Researchers at Progenitor Inc. believe they have found aforerunner of the stem cell that creates the blood and immunesystems.

The Columbus, Ohio, company, a majority-owned subsidiary ofInterneuron Pharmaceuticals Inc. (NASDAQ:IPIC), reportedMonday at the Federation of American Societies forExperimental Biology in New Orleans that transplantation ofthese cells allows mice whose immune systems are seriouslyinsufficient to survive.

"We believe the progenitor stem cell is unique and differentfrom the adult bone marrow stem cell previously described inthe scientific literature," said Glenn Cooper, Progenitor'spresident and chief executive officer. The cells are initiallyinvisible to the immune system, he said, lacking markersrecognized by the thymus or the major histocompatibilitycomplex, so they are not likely to be rejected as "foreign"after implantation.

Derived from the yolk sac, which grows rapidly early in thedevelopment of an embryo, the "naive" cells' offspringeventually specialize to become mature cells of the blood andimmune systems.

"Unlike the adult stem cell," Cooper said, "we are able toculture these cells, expand their numbers and subsequentlydifferentiate them upon demand into mature blood cells. In thefuture it may be possible to use human progenitor stem cellsfor a broad range of therapeutic applications, including asuniversal donor cells for bone marrow transplantation, carriercells for gene therapy and a source for red blood celltransfusion."

He told BioWorld that Progenitor has been issued a patentcovering the use of these cells in gene transfer. Because theydivide much more rapidly than adult bone marrow cells, Coopersaid, it is "trivial" to put new genes into the progenitor stemcells and transplant them into mice.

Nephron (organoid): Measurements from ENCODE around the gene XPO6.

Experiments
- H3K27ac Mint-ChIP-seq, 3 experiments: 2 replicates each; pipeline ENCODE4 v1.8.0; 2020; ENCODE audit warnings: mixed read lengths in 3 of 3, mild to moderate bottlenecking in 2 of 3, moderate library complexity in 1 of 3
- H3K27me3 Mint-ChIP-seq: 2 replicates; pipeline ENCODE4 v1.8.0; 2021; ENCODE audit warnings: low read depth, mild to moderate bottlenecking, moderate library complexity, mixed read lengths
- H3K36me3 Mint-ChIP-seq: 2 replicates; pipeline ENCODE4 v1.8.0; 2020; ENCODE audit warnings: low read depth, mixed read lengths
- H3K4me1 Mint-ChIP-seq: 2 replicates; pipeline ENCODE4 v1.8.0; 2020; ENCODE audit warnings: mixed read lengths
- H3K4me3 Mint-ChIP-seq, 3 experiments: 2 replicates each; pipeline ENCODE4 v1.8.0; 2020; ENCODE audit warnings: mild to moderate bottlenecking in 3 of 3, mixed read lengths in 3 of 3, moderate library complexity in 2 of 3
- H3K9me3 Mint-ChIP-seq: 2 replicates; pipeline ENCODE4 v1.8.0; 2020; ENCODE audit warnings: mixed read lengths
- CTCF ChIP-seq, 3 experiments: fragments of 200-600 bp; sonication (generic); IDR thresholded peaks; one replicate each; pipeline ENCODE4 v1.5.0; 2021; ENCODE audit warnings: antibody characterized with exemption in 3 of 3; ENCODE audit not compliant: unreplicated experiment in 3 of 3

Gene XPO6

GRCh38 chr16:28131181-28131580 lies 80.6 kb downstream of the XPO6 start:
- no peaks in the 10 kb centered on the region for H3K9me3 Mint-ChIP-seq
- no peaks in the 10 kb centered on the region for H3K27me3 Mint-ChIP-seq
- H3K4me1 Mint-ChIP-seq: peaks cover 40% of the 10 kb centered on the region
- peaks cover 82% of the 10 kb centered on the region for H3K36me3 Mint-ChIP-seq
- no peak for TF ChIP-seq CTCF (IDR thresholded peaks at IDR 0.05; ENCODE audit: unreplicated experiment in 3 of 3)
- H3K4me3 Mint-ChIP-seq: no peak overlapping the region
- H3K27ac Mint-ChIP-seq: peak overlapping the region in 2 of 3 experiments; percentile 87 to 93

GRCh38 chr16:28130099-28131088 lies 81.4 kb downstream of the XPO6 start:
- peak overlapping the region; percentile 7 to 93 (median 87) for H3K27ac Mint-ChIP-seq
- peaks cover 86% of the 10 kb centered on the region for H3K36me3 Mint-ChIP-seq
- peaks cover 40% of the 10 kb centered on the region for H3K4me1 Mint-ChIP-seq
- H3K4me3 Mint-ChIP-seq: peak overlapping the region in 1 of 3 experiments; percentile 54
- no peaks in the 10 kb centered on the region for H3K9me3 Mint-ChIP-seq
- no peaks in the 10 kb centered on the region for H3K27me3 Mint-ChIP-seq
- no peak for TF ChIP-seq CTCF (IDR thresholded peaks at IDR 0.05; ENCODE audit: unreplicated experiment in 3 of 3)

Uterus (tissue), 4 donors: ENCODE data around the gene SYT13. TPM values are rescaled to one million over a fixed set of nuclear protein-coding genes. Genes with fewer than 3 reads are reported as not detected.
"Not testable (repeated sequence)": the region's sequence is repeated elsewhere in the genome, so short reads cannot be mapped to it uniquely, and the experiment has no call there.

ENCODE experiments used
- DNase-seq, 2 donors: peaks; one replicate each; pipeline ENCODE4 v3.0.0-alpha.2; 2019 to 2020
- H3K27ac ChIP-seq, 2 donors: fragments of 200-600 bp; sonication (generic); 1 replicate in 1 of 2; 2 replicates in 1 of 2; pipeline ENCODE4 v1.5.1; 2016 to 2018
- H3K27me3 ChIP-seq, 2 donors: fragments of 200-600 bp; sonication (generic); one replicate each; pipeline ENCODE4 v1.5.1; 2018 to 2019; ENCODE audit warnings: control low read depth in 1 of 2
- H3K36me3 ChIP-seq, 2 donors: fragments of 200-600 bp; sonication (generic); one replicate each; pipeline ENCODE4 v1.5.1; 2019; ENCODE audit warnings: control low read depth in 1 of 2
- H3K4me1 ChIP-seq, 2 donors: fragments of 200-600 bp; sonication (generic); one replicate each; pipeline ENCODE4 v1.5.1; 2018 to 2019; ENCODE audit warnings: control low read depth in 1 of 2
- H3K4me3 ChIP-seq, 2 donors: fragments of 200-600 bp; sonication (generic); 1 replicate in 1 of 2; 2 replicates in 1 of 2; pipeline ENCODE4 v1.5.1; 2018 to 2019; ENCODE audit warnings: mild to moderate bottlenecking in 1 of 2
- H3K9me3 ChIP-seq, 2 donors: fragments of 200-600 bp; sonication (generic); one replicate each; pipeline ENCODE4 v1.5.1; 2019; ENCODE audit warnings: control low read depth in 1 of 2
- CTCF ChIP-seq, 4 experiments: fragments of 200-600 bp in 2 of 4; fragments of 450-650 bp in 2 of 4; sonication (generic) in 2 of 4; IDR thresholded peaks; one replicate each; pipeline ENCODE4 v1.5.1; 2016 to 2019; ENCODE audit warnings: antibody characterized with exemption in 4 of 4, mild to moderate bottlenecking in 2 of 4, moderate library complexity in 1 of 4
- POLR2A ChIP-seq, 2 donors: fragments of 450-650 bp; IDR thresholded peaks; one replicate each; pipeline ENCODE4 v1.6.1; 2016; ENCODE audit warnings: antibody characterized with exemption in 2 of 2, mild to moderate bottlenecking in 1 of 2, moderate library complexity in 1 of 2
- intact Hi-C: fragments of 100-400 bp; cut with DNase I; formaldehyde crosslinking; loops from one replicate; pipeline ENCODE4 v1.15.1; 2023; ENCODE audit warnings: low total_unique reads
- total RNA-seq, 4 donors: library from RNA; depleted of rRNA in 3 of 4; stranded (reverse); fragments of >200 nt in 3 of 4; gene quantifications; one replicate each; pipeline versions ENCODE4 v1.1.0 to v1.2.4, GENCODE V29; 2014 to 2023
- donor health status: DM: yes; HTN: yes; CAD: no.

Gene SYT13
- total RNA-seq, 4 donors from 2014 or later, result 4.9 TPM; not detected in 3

Gene transfer applications might include correcting blooddisorders such as sickle cell anemia, thalassemia andhemophilia, he said, and could also be considered in suchmetabolic defects as Gaucher's disease.

Proteins produced by the gene inserted into the stem cell couldcirculate to exert effects elsewhere. Inhibition might becreated by introducing antisense genes into the transplantedcells, too.

Progenitor is exploring whether its method of deriving yolksac stem cells will be applicable to stem cells of othertissues. The study presented Monday described using cellsurface markers to identify the progenitor stem cells.Tracking the markers with immunophenotyping showed thecells were progenitors of hematopoietic cells that lackedmature immune characteristics.

Cooper said the yolk sac progenitor cells, which are onlypresent for a couple of weeks during development of anembryo, divide about every 24 hours and can be expanded inquantity and maintained in an undifferentiated state, thendifferentiated "on demand."

Other companies, such as Systemix Inc. of Palo Alto, Calif., areworking on early adult bone marrow cells, which divide moreslowly and carry tissue type markers that could raise concernsof rejection.

-- Nancy Garcia Associate Editor

(c) 1997 American Health Consultants. All rights reserved.

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